1) The individual's current monthly income after deductions, totaled over the past five years, exceeds $10,000.
2) The individual's present monthly income after deductions, when added over a period of five years, equals 25% of the debt owed (this total must be at least $6,000).
The logic behind the means test is that if your income exceeds a certain threshold, you do not have to file for liquidation bankruptcy. This is particularly true for #2 above. If you can repay at least 25 percent of your debts, you should file for Chapter 13 repayment bankruptcy instead of Chapter 7 liquidation bankruptcy.
If either a finding of poor faith or a presumption of abuse is made by the court, the Chapter 7 application will be denied. Then, they will determine whether to enable the individual to file under Chapter 13.
Clearly, this can become complicated. As stated, this is a general overview; if you are filing under Chapter 7 and believe you may be subject to the means test, consult an attorney.
Refuting the Abuse Presumption
A person may rebut the presumption of abuse in specific instances. They may only do so if """"special circumstances"""" exist, such as a severe medical condition or a call to active duty in the military.
Also, keep in mind that only individuals whose monthly income exceeds the state median will be considered for the means test. For individuals with incomes below the state median, courts are not permitted to even commence the process of presuming abuse. This effectively establishes a safe harbor for those with low income, though they may still be penalized in other situations, such as bad faith.
Other Repercussions of the BAPCPA
The Bankruptcy Abuse Prevention and Consumer Protection Act has affected bankruptcy law in numerous and extensive ways. Popularly discussed implications of the law include the following:
• Waiting Period between Filings: The Bankruptcy Abuse Prevention and Consumer Protection Act extends the time between Chapter 7 filings. Under BAPCPA, the interval between filings has increased from six to eight years. In some instances, the law has also imposed new waiting periods between the filings of Chapter 13 cases.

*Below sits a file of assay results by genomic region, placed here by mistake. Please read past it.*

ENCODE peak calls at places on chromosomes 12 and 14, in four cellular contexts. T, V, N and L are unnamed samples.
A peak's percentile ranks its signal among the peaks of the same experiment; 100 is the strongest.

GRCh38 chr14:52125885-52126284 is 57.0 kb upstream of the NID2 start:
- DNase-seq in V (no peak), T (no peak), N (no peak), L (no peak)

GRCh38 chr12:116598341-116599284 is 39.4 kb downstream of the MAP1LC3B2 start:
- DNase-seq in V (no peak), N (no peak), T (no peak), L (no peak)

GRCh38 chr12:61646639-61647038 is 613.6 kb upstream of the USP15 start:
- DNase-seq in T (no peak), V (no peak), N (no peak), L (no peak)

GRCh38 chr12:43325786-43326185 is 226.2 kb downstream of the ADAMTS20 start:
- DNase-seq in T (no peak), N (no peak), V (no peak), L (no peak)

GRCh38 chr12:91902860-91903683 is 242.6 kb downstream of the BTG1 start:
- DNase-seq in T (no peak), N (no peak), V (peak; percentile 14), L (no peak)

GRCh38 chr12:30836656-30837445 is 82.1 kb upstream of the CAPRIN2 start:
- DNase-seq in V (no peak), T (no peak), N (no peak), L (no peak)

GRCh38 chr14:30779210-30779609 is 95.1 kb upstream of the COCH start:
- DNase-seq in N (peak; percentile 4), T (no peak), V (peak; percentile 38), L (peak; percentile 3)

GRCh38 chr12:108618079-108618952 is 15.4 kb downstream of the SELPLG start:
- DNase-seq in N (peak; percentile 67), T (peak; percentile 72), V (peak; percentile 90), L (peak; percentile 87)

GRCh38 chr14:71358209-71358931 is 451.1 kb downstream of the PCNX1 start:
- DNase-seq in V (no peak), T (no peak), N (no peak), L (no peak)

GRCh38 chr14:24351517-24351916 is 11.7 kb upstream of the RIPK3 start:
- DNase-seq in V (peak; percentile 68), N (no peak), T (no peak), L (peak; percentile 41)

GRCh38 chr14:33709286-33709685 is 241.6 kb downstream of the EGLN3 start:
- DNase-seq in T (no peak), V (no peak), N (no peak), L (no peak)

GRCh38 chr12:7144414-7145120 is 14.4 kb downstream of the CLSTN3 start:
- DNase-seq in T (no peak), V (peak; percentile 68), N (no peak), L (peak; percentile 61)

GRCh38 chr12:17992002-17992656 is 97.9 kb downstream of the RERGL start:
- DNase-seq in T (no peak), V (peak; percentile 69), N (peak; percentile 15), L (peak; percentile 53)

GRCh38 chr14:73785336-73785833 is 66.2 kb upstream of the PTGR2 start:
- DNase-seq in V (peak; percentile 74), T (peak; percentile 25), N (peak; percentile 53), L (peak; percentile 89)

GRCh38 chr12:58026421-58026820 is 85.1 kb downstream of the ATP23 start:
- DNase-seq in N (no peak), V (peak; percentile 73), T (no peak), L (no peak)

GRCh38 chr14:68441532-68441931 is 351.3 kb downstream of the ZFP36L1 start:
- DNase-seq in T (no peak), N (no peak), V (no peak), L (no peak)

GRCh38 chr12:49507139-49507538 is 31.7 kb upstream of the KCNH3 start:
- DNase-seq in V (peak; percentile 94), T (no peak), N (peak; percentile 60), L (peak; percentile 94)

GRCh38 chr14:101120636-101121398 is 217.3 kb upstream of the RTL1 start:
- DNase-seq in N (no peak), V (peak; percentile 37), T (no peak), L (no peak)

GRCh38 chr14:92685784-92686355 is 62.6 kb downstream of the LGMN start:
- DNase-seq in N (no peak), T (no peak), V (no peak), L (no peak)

• Mandatory Credit Counseling: Under the Bankruptcy Abuse Prevention and Consumer Protection Act, applicants must now obtain credit counseling before filing for Chapter 7 bankruptcy. This must be completed 180 days prior to filing, and counseling must be provided by an approved agency. This requirement did not exist prior to the passage of the act.
• Automatic Stay: The automatic stay is a court procedure that instructs creditors to cease collecting from debtors pending the conclusion of the proceedings. The BAPCPA restricts this procedure based on the number of times a case is lodged.
• Non-dischargeable debts: The new law also makes additional types of debt """"non-dischargeable"""" (i.e., the debt cannot be absolved and must be repaid). Non-dischargeable obligations include student loans and money borrowed from private lenders. Thus, a greater number of debt classifications are transferred from Chapter 7 to Chapter 13 status.
• Chapter 13 Bankruptcy: The Bankruptcy Abuse Prevention and Consumer Protection Act also modifies how courts calculate total repayment debt using disposable income and other figures. Historically, judges had considerable latitude in determining their calculations. Under the Act, judges must now adhere to more stringent IRS regulations.
Evidently, the Bankruptcy Abuse Prevention and Consumer Protection Act has made Chapter 7 bankruptcy requirements more stringent and demanding. The Act has received a great deal of criticism from various economic sectors. According to many, the new law makes the bankruptcy process more difficult.
Some believe that the new requirements, such as mandatory credit counseling and lengthier waiting periods, ultimately cause them to spend more money. Those in favor of the Act argue that individuals should repay their loans instead of clogging the system with frivolous claims. Again, if you believe you have a bankruptcy claim or need advice on these matters, you should consult a counsel who will assist you with the particulars of your case.""